The trauma and triumph of running from the Pentagon to the Boston Marathon finish line ended Saturday afternoon. Frank Fumich of Arlington and fellow ultra-marathoner Matt Nelson of Lake Worth, Fla., ran the final 26.2 miles together on the Boston Marathon course, joined for the last 19 miles by Erin Hurley, one of many runners who didn’t get to finish when the bombs exploded. Waiting for her at the finish line that April day was her boyfriend Jeffrey Bauman, who lost both legs and was photographed minutes later in an image that circled the globe and visually summarized the day’s tragedy. After they finished Saturday, Hurley gave her Boston Marathon medal to Fumich, one of many emotional moments for him over the four-day odyssey.

Fumich and Nelson set out to raise $78,600 for the bombing victims — a thousand dollars for every mile of three marathons — after having raised more than $52,000 during a three-marathon run last month. They finally broke the $78,600 barrier on Saturday morning, about halfway through the last of the eight marathons apiece that Fumich and Nelson ran, alternating duties as they slogged up the East Coast in crushing heat, heavy traffic, difficult navigation and darkness.

Fumich returned to Arlington Sunday night, and said today that he had not suffered any injuries, but had extensive soreness, lasting fatigue and some mental haziness. Though he has run marathons through deserts and once ran 135 miles nonstop, this was the longest distance and number of days he has completed. “I’ve had feelings I haven’t had before,” Fumich said of his physical reaction to running six or seven hours, climbing in an RV for some water and sleep, then getting back out for six or seven more hours of running. “Bad headaches. Scary stuff. There were times when I was totally in the depths, moving slow, head down, thinking ‘man this is really hard.’ There were some down moments.”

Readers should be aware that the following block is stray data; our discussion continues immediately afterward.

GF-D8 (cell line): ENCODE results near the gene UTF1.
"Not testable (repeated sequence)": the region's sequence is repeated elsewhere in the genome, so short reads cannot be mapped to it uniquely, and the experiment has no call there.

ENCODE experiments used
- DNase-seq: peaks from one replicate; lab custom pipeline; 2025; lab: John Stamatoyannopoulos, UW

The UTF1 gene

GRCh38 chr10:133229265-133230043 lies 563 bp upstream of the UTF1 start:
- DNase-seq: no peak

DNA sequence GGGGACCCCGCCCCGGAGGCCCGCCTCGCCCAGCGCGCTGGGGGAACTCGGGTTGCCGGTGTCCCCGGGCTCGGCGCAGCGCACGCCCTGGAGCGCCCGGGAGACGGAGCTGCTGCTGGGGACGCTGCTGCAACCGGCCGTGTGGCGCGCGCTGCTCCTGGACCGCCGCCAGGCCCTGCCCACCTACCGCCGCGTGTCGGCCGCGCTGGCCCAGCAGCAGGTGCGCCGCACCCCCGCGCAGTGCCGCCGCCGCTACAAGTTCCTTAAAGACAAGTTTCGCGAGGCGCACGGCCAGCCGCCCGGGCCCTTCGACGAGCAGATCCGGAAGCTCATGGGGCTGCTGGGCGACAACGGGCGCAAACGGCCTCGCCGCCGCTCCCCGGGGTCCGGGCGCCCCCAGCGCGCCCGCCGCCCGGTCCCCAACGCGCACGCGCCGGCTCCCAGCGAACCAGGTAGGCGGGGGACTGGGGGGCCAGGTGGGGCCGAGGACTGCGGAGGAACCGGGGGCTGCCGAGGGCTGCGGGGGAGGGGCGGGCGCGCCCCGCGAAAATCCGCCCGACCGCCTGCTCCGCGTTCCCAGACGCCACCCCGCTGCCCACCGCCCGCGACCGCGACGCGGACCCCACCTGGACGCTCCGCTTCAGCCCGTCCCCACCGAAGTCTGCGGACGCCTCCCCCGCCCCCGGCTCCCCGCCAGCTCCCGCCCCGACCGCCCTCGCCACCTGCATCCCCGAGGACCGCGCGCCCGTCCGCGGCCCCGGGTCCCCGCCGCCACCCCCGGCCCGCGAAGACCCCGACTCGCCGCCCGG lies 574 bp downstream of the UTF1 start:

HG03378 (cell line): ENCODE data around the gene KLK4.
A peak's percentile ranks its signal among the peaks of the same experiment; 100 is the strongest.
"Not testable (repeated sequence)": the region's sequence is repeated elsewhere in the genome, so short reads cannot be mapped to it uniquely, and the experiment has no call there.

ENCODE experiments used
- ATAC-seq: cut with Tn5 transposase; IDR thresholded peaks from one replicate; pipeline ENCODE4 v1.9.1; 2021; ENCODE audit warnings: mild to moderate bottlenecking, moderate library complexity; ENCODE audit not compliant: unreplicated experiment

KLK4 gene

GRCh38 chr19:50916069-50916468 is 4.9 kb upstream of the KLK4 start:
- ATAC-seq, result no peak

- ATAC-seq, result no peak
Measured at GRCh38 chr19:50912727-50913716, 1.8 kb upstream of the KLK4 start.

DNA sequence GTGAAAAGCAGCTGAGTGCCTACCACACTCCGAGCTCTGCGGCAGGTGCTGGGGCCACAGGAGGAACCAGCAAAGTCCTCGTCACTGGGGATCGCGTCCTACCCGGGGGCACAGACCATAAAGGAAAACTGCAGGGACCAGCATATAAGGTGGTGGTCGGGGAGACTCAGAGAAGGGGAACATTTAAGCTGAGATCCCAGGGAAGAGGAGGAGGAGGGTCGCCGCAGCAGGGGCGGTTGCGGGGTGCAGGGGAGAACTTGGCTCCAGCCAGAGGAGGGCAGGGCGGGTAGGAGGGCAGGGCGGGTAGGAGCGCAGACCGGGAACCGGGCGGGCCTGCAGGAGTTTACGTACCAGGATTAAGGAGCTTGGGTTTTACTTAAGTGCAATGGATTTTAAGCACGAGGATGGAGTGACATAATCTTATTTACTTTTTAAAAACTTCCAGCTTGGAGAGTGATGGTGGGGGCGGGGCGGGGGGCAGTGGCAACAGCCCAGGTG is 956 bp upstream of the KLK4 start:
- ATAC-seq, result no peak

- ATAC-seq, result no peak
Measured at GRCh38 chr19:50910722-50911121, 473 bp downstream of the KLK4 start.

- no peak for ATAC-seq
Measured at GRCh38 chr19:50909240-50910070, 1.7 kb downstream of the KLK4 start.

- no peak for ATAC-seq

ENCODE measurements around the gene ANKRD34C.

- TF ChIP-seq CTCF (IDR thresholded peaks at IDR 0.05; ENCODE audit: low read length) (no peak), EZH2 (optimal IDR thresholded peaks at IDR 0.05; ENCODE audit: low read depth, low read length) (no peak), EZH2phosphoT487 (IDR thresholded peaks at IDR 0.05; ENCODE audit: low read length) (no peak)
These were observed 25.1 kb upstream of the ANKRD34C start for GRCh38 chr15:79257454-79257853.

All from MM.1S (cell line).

But running down Boylston Street with Nelson, and Hurley between them, was the top highlight, Fumich said. Hurley told WCVB-TV in Boston that she was “kind of explaining my experience along the way and give them an idea of how much it means to me that they’re doing this.

At the finish line, they were greeted by Larry Marchese, a representative of the family of Martin Richard, the eight-year-old boy killed by the blasts. Fumich and Nelson had targeted the Richard family, and then Bauman, as the beneficiaries of their runs.

“They are absolutely in awe of what you have accomplished,” Marchese told them, WCVB reported, “and especially in this weather so thank you guys so much on behalf of the Richard family.”

Fumich and Nelson had originally calculated they would need to run about nine marathons apiece to make the 450-mile trek, which included jaunts through Philadelphia and New York City. But unplanned detours and delays set them back a number of hours, so members of their crew ran about two marathons so that Fumich and Nelson could move ahead to Boston and begin the final stretch on Saturday morning.

After they finished, they went to a family barbecue where they met both Bauman and Carlos Arredondo, who leapt into action after the bombings and was seen assisting Bauman in the same photo. The two threw out the first pitch together at a Red Sox game last week.

One of the things that Fumich said kept them going was the support along the route from total strangers, both police officers in the District, Maryland, Delaware, New Jersey, New York, Connecticut and Massachusetts, and also e-mails and texts from people around the country. “I was almost like getting energy off those,” he said. And he knew folks were following the run, which had a real-time location tracker online, so he wrote detailed Facebok posts after each marathon, and at other points on the run as well.

“I knew people were following it like crazy,” he said, “so I did feel some responsibility, and I wanted people to pray for us. I really thought we needed it.” As of Monday, they had raised more than $81,100.

The Endurance Trust, set up to raise money for Bauman and the Richard family, is here.